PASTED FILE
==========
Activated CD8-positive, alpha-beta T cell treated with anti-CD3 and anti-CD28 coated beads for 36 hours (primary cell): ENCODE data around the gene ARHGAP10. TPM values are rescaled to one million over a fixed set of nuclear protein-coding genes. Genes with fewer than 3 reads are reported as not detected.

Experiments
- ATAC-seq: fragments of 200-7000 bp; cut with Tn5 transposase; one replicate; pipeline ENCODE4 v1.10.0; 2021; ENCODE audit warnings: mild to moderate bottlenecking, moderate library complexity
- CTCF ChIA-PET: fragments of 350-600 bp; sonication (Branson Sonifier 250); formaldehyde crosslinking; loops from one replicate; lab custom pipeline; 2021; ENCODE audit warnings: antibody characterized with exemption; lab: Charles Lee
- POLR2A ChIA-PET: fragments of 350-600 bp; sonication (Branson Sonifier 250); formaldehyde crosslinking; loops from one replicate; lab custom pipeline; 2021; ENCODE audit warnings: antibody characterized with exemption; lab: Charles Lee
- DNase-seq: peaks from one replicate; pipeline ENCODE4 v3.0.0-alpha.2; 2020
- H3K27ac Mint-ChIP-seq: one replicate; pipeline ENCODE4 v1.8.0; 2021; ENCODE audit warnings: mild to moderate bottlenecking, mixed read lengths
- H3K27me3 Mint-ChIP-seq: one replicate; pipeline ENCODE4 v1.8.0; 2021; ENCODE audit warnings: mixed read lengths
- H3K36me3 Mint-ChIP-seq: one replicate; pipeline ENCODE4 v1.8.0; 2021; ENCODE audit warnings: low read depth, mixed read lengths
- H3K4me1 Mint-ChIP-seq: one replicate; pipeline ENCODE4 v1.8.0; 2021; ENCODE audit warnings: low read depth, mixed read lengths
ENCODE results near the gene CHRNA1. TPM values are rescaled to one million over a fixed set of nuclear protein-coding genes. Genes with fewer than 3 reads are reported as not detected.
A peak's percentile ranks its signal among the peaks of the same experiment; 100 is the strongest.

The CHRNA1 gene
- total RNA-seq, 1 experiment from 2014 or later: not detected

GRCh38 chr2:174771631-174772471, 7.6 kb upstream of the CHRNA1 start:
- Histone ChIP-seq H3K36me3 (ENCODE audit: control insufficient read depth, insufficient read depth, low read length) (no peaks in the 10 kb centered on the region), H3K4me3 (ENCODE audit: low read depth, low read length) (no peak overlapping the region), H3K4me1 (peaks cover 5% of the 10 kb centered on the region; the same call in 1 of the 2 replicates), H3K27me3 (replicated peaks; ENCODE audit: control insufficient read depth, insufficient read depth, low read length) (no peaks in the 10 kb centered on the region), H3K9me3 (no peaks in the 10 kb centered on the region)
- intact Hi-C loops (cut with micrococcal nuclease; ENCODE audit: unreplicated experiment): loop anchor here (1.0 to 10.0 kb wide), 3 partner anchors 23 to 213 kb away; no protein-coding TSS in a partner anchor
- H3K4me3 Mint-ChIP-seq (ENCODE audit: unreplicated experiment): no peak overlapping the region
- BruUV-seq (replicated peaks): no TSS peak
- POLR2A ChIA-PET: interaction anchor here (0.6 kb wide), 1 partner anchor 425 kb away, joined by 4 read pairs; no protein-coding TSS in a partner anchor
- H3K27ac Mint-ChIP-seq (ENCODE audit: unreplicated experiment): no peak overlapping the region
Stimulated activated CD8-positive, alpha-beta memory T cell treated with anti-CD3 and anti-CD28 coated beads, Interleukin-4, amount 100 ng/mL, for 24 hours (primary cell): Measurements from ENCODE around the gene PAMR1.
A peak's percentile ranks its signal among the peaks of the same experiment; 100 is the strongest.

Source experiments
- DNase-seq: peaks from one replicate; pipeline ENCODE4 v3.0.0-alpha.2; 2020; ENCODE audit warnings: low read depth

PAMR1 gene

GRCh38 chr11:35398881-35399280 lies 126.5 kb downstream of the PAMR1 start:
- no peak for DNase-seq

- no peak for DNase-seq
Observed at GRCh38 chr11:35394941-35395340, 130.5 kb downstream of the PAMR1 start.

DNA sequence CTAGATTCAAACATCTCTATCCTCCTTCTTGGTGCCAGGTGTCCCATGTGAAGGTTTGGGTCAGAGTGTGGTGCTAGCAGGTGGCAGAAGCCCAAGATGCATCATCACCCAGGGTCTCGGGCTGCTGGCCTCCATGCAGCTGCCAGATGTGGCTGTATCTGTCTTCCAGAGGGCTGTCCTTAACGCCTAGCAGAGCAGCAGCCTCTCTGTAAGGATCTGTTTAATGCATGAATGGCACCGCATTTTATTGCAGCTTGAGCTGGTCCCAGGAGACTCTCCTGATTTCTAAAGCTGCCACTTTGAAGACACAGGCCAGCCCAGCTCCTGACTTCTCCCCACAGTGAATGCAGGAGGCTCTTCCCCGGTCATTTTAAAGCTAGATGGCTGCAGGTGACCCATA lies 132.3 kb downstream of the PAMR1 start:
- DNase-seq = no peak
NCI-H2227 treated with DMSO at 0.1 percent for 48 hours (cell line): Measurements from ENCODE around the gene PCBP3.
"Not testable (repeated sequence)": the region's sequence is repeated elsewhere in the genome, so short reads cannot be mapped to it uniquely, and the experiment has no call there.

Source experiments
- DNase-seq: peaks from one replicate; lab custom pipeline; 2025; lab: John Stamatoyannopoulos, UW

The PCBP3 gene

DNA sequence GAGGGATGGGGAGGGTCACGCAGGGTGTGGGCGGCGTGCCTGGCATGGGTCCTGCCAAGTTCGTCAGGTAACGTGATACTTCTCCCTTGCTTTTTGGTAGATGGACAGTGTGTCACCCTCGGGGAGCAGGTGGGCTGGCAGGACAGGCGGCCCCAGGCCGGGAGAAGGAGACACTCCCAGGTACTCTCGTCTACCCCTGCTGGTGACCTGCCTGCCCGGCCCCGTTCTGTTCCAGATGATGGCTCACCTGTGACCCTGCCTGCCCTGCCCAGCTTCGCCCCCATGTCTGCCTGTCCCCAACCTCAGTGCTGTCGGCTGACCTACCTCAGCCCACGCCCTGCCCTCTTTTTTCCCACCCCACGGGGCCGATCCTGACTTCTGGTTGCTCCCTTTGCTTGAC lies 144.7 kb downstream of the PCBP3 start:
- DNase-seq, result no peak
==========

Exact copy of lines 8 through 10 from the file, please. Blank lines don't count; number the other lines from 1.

- H3K27me3 Mint-ChIP-seq: one replicate; pipeline ENCODE4 v1.8.0; 2021; ENCODE audit warnings: mixed read lengths
- H3K36me3 Mint-ChIP-seq: one replicate; pipeline ENCODE4 v1.8.0; 2021; ENCODE audit warnings: low read depth, mixed read lengths
- H3K4me1 Mint-ChIP-seq: one replicate; pipeline ENCODE4 v1.8.0; 2021; ENCODE audit warnings: low read depth, mixed read lengths